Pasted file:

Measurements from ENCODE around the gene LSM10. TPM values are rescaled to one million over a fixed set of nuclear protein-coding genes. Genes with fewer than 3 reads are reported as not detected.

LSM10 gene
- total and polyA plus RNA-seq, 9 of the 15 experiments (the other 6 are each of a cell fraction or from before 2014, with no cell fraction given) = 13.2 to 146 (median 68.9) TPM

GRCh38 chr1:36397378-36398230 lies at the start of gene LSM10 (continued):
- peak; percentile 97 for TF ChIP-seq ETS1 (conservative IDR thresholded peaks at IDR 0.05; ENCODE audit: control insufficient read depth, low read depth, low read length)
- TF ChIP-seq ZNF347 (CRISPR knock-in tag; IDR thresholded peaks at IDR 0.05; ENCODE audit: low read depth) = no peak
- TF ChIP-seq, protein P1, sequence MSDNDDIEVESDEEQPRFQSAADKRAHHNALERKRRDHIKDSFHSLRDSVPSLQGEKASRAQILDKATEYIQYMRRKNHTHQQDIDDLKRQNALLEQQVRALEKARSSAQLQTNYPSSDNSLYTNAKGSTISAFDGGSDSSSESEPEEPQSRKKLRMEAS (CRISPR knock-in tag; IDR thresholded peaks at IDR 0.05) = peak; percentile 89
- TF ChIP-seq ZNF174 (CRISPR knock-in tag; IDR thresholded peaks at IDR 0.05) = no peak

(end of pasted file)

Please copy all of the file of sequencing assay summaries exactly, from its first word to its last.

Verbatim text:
Measurements from ENCODE around the gene LSM10. TPM values are rescaled to one million over a fixed set of nuclear protein-coding genes. Genes with fewer than 3 reads are reported as not detected.

LSM10 gene
- total and polyA plus RNA-seq, 9 of the 15 experiments (the other 6 are each of a cell fraction or from before 2014, with no cell fraction given) = 13.2 to 146 (median 68.9) TPM

GRCh38 chr1:36397378-36398230 lies at the start of gene LSM10 (continued):
- peak; percentile 97 for TF ChIP-seq ETS1 (conservative IDR thresholded peaks at IDR 0.05; ENCODE audit: control insufficient read depth, low read depth, low read length)
- TF ChIP-seq ZNF347 (CRISPR knock-in tag; IDR thresholded peaks at IDR 0.05; ENCODE audit: low read depth) = no peak
- TF ChIP-seq, protein P1, sequence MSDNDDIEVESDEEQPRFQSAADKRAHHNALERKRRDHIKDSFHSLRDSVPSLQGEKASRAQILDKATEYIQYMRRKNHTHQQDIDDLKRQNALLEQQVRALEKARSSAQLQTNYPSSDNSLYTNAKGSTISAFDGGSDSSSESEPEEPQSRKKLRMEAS (CRISPR knock-in tag; IDR thresholded peaks at IDR 0.05) = peak; percentile 89
- TF ChIP-seq ZNF174 (CRISPR knock-in tag; IDR thresholded peaks at IDR 0.05) = no peak